Brokers have called on lenders to pay them higher procuration fees to reflect a heavier workload due to tougher affordability requirements being introduced ahead of the mortgage market review.
Last week, Money Marketing revealed Lloyds Banking Group has decided to link proc fees to the quality of business submitted. Lloyds subsidiaries Halifax and BM Solutions will introduce the new system early next year for its key accounts only. The decision follows a similar move by Santander for Intermediaries in June 2012.
Lloyds’ move has sparked a wider debate around the level at which proc fees are set. Brokers argue the current average proc fee of around 0.35 per cent of the mortgage is too low given the extra workload created by the MMR.
Under the MMR, responsibility for ensuring affordability lies ultimately with the lender. But brokers say they are the ones having to meet tougher packaging requirements being introduced by lenders ahead of the MMR, and as such should be rewarded accordingly.
Perception Finance managing director David Sheppard says if lenders are expecting so much more of brokers, it is a natural for brokers to want an enhanced proc fee in return.
Sheppard says: “The drip-feed of information coming out from the regulator on what lenders should expect out of MMR has led a lot of lenders to implement tougher standards already. Some have even gone further than the expectations of MMR and I see no reason why they would feel the need to strip the practices back now.
“Lenders now require a lot more from brokers in terms of the affordability checks and necessary documentation. I think this is a healthy move for the market, but at the same time if the lenders are wanting us to do so much more in terms of pre-vetting the clients, it is only right we are compensated accordingly.”
Emba Group sales and marketing director Mike Fitzgerald says lenders’ systems force brokers to meet lenders’ quality standards, as online applications will not be accepted without the proper paperwork.
He says: “The process is no longer like ten years ago when a broker might forget a payslip or identification papers and a case gets sent through because the current systems will not allow that to be processed. Most professional brokers are submitting all necessary paperwork anyway because we want to see the payslips and bank statements ourselves so everything is ready to be uploaded onto lender systems.”
Fitzgerald says lenders need to realise that brokers are having to do a lot more to submit applications, which he says merits higher proc fees.
He says: “Some of these lenders need to appreciate the extra work involved in what brokers are now doing. Often lenders will even send a request for further information once a case has been submitted. With all of this going on, a higher fee for the broker is, in my opinion, justified.”
Brokers say in the long run higher proc fees would benefit lenders, as it would mean an increased volume of business from brokers with lenders saved the costs of having to train up in-house staff to meet affordability rules.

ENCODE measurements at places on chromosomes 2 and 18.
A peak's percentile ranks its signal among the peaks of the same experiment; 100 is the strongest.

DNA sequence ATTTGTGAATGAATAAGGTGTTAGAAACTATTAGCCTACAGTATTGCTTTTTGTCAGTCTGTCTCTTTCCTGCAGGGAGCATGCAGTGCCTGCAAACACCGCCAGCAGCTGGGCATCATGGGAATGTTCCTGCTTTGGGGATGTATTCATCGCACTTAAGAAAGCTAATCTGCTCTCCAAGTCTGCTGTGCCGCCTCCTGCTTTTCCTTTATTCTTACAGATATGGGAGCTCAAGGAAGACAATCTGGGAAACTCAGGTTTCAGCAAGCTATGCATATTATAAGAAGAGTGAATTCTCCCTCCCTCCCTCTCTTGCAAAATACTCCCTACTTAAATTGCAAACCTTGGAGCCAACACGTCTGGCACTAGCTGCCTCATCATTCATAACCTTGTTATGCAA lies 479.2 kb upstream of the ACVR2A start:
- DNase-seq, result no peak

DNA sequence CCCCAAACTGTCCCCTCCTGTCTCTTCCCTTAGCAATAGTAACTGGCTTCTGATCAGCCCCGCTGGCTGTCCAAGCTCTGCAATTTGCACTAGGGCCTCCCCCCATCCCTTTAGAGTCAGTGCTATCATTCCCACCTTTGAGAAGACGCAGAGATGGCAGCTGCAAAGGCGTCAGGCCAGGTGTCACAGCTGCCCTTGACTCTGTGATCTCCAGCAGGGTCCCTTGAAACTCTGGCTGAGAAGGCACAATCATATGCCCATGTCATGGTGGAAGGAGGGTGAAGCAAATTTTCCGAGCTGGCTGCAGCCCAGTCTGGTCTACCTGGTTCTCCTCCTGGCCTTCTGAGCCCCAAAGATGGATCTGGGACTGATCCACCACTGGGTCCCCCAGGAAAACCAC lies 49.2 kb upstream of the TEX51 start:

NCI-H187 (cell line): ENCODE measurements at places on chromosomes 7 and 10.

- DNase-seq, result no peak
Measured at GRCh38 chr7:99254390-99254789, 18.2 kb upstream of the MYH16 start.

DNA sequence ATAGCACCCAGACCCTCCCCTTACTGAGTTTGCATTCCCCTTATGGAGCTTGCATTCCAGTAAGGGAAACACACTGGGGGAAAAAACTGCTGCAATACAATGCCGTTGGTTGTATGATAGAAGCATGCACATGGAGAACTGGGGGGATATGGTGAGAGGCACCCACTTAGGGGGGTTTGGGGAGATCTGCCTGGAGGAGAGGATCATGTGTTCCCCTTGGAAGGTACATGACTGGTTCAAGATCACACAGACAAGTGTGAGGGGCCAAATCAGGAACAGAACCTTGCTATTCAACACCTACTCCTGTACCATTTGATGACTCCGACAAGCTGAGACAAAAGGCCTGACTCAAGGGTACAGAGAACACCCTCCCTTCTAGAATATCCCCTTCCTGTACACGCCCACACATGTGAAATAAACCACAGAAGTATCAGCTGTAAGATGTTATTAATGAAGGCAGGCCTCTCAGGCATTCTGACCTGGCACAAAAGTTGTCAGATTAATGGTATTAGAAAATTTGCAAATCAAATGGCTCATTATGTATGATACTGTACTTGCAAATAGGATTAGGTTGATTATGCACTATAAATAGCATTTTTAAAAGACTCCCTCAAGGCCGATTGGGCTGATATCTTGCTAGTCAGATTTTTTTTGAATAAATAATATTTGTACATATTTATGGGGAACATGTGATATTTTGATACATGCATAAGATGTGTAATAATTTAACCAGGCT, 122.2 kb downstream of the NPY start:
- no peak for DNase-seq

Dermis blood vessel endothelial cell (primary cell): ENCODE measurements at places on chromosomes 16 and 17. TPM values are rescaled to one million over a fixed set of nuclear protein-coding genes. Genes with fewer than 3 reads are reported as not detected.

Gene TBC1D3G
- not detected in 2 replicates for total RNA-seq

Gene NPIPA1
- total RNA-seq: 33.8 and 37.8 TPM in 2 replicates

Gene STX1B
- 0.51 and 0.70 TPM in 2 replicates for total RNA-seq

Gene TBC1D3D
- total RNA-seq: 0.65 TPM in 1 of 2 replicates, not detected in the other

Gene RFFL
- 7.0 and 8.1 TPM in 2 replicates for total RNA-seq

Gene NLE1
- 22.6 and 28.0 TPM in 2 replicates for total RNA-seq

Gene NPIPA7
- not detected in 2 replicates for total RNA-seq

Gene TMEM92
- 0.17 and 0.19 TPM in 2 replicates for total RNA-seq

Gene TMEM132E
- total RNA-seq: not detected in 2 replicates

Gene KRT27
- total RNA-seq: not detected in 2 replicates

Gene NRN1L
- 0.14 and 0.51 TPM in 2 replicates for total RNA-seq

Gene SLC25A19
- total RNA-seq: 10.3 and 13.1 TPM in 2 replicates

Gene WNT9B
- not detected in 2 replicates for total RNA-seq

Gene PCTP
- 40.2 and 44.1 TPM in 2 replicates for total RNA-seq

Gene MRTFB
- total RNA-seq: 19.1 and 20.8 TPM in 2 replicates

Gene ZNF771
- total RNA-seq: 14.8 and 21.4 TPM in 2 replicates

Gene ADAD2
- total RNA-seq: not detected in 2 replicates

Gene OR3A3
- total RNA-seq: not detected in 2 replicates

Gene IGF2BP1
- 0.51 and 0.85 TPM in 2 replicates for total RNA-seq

Writing in Money Marketing’s sister publication Mortgage Strategy last week, Countrywide financial services director Nigel Stockton thinks lenders face an uphill challenge in getting branch staff to effectively assess affordability.
Stockton says: “Once MMR is introduced, the advice and responsibility for the advice will make it harder for lenders to deal with customers online and by telephone. As a result, they will need to train branch staff accordingly as the lender will clearly be responsible for assessing that consumer can afford the mortgage they are taking out. Every lender has realised this and that is why we have the best set of products helped by Funding for Lending but at the same time, bigger lenders are pulling their hair out about branch performance.”
Distributors say these challenges, plus the problem of high staff turnover, all lend weight to the argument to pay brokers more, thereby pushing up brokers’ market share and relieving pressure on lenders’ branch staff.
PMS mortgage club executive chairman John Malone believes any overhaul of proc fees should address not just brokers’ extra workload, but the disparity between the higher proc fees paid to appointed representatives and proc fees paid to directly authorised brokers.
Malone says: “I have always campaigned for greater equality between the two because fundamentally the intermediary, regardless of whether they are directly authorised or an appointed representative, is largely doing the same job and should therefore be paid the same money.”
SimplyBiz Mortgage Club chief executive Martin Reynolds believes there is an argument to be made for increasing fees for any additional work required of brokers.
Reynolds says: “It would be an interesting debate with lenders in the run-up to and post-implementation of MMR to understand what additional work and checks they would want an adviser to do above what they currently are doing. If there is additional work, surely that therefore warrants a renegotiation of fee structures?”